WTK/September/October – revised December 2008
My mother looks down at her feet;
her high-heeled platform shoes,
her city-girl suit, so out of place
among her Connecticut in-laws,
relaxed in ‘weekend casual’.
Her sister-in-law, twin to Brunhilde,
drapes a heavy arm around her neck.
while my goyish grandmother, not yet
away with the fairies, exudes radiance,
her own feet laced up in old-lady-posh.
Beside her auntie May sports careless
mix and match, idles with a cigarette;
narrows her eyes against smoke, sunlight
or the madness that will overtake her soon.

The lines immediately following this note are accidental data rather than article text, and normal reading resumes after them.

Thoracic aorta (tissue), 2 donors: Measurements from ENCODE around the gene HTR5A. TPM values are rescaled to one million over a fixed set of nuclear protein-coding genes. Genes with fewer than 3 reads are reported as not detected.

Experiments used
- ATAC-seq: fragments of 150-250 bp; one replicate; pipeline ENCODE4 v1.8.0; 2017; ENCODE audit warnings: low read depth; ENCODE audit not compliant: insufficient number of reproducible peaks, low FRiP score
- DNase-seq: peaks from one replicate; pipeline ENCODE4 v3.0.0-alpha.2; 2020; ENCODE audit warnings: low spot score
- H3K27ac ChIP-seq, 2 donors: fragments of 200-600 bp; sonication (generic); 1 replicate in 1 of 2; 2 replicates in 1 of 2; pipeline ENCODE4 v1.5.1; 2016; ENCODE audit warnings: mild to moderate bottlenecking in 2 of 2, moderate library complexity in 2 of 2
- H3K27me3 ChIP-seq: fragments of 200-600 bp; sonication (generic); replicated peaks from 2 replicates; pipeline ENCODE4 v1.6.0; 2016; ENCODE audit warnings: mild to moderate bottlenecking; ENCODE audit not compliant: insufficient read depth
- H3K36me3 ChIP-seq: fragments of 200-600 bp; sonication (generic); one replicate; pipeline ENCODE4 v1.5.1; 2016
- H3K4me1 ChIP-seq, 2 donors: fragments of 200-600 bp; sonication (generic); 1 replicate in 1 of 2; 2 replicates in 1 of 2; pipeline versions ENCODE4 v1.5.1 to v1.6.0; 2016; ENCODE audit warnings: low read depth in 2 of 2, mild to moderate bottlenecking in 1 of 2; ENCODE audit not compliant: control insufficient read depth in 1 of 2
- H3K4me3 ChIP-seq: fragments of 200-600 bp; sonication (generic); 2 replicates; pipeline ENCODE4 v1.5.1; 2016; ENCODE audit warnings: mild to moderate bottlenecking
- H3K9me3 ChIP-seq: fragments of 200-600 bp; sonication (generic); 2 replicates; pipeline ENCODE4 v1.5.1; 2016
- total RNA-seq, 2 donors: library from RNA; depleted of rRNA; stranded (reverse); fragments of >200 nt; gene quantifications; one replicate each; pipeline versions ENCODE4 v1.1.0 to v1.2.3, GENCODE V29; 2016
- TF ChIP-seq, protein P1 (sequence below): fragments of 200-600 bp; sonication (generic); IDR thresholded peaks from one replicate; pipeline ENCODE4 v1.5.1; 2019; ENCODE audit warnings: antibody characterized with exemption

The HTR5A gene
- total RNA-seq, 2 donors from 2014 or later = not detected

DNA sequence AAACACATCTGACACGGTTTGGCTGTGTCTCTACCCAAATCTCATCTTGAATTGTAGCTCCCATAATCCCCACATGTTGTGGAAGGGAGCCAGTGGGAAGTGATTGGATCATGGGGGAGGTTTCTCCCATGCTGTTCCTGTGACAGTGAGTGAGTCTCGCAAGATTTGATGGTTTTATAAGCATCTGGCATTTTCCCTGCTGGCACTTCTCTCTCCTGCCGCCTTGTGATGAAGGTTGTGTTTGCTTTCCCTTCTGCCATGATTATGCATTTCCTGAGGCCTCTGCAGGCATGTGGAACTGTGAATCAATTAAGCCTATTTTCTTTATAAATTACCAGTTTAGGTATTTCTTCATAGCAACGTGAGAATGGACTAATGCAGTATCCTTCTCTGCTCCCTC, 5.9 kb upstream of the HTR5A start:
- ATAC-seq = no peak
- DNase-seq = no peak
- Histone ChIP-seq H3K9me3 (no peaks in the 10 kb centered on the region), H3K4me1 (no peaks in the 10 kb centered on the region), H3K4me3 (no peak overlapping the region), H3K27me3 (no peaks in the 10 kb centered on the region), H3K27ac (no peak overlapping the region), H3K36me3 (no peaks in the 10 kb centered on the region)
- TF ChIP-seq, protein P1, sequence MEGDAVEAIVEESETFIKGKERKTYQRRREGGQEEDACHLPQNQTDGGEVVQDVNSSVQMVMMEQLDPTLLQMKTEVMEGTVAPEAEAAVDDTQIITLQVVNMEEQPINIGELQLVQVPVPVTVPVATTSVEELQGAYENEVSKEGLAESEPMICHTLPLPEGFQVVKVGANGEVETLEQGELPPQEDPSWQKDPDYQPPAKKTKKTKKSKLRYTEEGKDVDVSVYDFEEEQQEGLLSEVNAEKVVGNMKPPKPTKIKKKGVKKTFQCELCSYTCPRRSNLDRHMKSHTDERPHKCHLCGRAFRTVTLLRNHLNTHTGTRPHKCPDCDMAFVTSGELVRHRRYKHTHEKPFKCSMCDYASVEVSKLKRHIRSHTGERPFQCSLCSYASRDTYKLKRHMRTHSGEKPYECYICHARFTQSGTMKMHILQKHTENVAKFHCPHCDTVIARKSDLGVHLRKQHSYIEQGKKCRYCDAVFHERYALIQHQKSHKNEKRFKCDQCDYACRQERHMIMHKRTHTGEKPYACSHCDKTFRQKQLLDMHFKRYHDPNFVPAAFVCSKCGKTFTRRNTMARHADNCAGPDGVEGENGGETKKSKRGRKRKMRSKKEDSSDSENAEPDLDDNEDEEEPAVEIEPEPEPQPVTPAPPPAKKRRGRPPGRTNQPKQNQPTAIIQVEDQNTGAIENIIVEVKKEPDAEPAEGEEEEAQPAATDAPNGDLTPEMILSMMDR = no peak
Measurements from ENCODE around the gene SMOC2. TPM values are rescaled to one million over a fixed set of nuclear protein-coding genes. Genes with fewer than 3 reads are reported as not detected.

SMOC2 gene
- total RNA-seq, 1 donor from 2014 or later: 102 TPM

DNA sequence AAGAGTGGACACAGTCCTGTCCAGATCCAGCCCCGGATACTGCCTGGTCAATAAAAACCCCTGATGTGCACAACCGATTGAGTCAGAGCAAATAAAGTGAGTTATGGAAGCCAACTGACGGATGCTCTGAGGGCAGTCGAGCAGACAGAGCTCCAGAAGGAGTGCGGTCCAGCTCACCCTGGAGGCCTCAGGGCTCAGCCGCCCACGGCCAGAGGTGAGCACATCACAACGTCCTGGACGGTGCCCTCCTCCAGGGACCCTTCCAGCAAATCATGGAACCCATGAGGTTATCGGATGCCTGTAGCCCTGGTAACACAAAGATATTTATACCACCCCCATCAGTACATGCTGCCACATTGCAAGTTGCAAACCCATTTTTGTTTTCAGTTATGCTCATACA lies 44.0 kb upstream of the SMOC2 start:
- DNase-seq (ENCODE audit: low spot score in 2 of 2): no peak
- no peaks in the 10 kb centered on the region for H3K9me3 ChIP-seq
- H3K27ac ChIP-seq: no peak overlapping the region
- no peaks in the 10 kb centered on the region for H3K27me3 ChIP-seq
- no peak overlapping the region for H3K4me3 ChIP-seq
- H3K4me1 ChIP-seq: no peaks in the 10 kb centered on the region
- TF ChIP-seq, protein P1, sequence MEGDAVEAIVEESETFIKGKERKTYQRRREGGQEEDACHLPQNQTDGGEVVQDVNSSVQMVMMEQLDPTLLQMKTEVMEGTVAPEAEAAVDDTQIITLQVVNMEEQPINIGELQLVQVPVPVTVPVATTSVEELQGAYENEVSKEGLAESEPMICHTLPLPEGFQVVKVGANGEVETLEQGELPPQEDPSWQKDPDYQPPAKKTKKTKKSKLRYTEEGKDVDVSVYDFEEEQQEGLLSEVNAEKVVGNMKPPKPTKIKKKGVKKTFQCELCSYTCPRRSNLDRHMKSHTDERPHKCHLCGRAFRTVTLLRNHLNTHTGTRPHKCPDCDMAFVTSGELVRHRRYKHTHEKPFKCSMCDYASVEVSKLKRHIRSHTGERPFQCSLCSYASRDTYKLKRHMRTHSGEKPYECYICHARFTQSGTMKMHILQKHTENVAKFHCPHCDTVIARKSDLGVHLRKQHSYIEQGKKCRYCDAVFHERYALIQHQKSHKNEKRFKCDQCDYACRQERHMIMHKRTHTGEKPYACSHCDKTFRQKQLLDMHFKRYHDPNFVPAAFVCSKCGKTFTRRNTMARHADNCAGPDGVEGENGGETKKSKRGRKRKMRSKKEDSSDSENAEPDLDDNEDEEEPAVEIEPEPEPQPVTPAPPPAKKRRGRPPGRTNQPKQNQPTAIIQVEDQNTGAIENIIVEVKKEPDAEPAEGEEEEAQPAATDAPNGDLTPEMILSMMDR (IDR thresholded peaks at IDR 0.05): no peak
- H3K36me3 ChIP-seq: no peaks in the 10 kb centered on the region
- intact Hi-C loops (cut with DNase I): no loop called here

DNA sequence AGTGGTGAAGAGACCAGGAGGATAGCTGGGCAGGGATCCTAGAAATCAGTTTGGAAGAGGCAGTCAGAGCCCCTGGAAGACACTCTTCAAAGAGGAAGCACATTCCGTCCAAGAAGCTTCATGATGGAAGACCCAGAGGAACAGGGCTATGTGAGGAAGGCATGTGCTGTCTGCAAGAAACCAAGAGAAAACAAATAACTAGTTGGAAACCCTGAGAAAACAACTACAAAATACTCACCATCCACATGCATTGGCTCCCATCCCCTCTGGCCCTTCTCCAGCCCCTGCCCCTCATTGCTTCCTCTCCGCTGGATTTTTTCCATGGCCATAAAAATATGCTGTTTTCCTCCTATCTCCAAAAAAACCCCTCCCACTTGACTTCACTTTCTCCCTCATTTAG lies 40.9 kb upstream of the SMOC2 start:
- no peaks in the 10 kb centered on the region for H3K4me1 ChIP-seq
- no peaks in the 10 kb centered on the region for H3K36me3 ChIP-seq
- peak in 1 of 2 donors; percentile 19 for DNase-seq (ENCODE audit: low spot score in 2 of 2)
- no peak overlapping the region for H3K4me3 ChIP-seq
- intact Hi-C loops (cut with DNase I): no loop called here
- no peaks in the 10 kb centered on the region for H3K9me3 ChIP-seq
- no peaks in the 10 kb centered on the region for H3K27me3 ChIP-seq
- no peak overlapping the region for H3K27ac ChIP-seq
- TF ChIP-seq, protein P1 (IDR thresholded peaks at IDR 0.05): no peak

Cousin Patty is there, too – kitted out
in everyday-schoolgirl: saddle-oxfords,
bobbysox, thick glasses. It’s their sturdy
comfy style horrifies my poor mother.
Digitised sepia picks out her tongue, its way
of protruding through lips too dark, too full;
her Semitic tongue she’s sharpening for later,
when she’ll lacerate the soul-less goyem,
stamp them with labels: the Amazon sculptress;
the fish-eyed schoolgirl, mishuganah May,
lurching towards incarceration, divorce
death. My clever mother who barrelled
through her short life on irony and insults -
her eyes avoid the photographer, my father,
who held her future in his hands, let it slip
through his fingers. She might have stayed
to teach me what humour conceals,
about the anxious soul that lurks
in every stand-up comic; every Jew.